I believe the sufficiency of disclosure of a priority document is measured according to the legal standards of the country in which the priority document is filed. If I'm wrong, please clarify this issue for me. If the standard of sufficiency of disclosure for a priority document is less than for a regular application, what is the standard? In particular, is filing merely a title sufficient? I don't think it is.
Mr. Ivey, I think we are saying the same thing, but coming to different conclusions.
Under the obligations set forth by the Paris Convention, the EPO will accept whatever the USPTO accepts in terms of a priority document.
If the USPTO would accept your California driver's license as a priority document, then so must the EPO - if you properly claim priority when filing your application.
But, of course, this is a ridiculous example.
As you pointed out, 37 CFR 1.53 (c) sets forth the filing requirements for a US provisional application:
"Application filing requirements - Provisional application.
The filing date of a provisional application is the date on which a specification as prescribed by the first paragraph of 35 U.S.C. 112, and any drawing required by 1.81(a) are filed in the Patent and Trademark Office. No amendment, other than to make the provisional application comply with the patent statute and all applicable regulations, may be made to the provisional application after the filing date of the provisional application.
(1) A provisional application must also include the cover sheet required by 1.51(c)(1) or a cover letter identifying the application as a provisional application. Otherwise, the application will be treated as an application filed under paragraph (b) of this section."http://www.bitlaw.com/source/37cfr/1_125.html
The two important clauses are:
"The filing date of a provisional application is the date on which a specification as prescribed by the first paragraph of 35 U.S.C. 112, and any drawing required by 1.81(a) are filed in the Patent and Trademark Office."
The first paragraph of 35 USC 112 says:
"The specification shall contain a written description of the invention, and of the manner and process of making and using it, in such full, clear, concise, and exact terms as to enable any person skilled in the art to which it pertains, or with which it is most nearly connected, to make and use the same, and shall set forth the best mode contemplated by the inventor of carrying out his invention." http://assembler.law.cornell.edu/uscode/html/uscode35/usc_sec_35_00000112----000-.html
So if the application must meet the exact same standards regarding sufficiency of disclosure as a regular application - this what Rule 53 suggests - then your opposition to the provisional application based on an insufficiency of disclosure seems to be completely without foundation.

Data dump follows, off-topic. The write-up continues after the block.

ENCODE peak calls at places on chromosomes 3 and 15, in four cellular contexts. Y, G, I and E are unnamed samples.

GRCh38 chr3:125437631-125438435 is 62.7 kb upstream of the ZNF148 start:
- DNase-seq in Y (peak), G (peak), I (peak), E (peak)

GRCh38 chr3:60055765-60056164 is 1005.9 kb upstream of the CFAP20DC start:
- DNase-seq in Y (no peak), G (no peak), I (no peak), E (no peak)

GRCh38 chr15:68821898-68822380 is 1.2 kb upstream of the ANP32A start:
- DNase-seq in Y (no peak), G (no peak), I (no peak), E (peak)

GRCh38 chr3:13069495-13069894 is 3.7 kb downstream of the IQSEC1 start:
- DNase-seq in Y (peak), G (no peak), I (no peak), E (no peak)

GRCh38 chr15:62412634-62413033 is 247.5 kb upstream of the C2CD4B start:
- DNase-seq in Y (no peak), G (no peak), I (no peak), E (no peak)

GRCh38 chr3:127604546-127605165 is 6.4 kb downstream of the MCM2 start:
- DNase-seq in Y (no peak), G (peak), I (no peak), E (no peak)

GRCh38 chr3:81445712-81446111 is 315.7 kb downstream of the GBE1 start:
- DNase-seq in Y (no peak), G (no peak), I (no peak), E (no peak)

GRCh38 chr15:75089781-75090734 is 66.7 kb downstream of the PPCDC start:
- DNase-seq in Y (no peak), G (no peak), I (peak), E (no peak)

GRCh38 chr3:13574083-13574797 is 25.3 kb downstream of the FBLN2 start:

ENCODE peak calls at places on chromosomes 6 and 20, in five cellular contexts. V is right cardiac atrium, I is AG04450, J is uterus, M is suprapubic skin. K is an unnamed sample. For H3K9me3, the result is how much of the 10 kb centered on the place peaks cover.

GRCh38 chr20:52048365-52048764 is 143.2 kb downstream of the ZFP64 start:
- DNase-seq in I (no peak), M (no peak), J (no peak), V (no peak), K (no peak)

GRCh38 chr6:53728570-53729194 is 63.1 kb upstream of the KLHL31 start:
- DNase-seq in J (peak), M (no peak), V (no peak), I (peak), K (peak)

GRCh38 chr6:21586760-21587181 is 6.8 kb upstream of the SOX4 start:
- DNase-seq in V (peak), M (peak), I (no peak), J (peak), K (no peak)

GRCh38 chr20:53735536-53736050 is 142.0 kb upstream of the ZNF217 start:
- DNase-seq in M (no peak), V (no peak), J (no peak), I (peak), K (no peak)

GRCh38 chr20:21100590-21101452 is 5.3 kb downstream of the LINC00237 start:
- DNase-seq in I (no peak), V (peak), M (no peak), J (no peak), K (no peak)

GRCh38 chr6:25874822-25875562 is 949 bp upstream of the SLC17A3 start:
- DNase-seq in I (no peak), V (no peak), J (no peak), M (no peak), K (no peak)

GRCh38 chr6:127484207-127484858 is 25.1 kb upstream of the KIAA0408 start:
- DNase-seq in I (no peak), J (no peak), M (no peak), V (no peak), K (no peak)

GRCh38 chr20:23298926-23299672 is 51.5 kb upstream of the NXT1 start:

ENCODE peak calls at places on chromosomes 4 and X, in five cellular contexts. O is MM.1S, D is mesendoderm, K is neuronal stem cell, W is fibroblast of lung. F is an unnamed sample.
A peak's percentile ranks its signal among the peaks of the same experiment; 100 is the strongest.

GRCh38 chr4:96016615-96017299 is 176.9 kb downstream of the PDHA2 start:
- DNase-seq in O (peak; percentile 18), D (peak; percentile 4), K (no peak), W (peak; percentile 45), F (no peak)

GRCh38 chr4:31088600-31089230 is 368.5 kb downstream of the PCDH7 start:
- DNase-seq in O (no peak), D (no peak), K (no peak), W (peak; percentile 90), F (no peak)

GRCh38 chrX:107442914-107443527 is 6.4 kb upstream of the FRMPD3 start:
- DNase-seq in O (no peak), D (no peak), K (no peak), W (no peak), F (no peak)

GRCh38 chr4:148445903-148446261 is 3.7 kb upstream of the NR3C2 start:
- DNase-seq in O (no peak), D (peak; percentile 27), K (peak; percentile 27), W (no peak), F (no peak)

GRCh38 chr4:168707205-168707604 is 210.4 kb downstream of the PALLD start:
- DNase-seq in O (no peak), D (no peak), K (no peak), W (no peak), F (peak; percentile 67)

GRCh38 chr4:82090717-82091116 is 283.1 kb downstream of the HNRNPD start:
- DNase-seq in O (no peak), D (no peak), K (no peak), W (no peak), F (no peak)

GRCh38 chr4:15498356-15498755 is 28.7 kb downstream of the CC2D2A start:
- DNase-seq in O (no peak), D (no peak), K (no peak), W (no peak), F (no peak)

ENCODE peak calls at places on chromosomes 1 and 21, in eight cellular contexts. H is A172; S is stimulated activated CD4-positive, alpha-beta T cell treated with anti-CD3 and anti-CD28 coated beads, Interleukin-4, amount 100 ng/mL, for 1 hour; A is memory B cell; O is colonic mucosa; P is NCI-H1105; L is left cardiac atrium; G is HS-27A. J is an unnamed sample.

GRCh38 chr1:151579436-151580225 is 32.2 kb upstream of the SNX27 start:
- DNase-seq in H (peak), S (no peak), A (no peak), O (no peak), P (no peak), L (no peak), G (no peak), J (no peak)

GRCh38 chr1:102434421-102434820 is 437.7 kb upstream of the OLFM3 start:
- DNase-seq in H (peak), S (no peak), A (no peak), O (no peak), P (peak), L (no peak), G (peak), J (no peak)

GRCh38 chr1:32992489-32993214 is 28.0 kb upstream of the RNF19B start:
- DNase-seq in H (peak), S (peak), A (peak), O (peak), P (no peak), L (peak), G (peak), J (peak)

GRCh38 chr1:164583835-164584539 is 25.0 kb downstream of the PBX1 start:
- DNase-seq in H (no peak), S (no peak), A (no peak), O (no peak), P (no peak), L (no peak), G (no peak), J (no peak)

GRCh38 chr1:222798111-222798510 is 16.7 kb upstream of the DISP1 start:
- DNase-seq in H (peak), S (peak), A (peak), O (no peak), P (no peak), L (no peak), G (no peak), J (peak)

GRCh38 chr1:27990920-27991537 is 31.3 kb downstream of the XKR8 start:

I think we both agree, however, that your basic opposition to provisional patents is well-founded because there is, in practice, a different standard. In most cases a provisional application does not include the lengthy recitations, stilted language, and annoying repititious paragraphs that US attorneys cram into nearly every US application for patent.
The lack of legal "refinement" does not necessarily mean that the original disclosure does not meet the "bare bones" requirement of 35 USC 112, but it may very well limit what can be done during prosecution and may also overly restrict the scope of the claims that are available to the inventor - as you suggest in your previous reply to jkudla.
Fortunately, the second clause seems to anticipate this:
"No amendment, other than to make the provisional application comply with the patent statute and all applicable regulations, may be made to the provisional application after the filing date of the provisional application."
This tells me that I have wide lattitude in what I can do once the provisional is filed. And it also tells me that there is a deep black hole waiting to be filled with judicial interpretations of what all this means.
Ignoring the example of the driver's license and imagining a more realistic situation of a complex technical contribution where the disclosure satisfies "bare bones" sufficiency although it is clearly not in the form of a regular application for patent - what do you do?
Well, priority is both a sword and a shield. Absolute novelty requires a shield in the form of a filing date. Nothing else will do.
What I am suggesting is that if you have a document that meets the absolute minimum standards to be accepted by the USPTO as a priority document - and you have essentially no time before the document is to be made public - and you wish to preserve your rights abroad - then filing a US provisional application may make sense for you.
For the most part, I think we agree that provisional applications are to be avoided, but in these unique - but not at all unusual - circumstances they may have some substantial value.
Mr. Warcok - I did not know that Argentina also allowed a one-year grace period. This is why I participate here - to llearn new things and to be corrected about misconceptions like this. Thank you for your correction.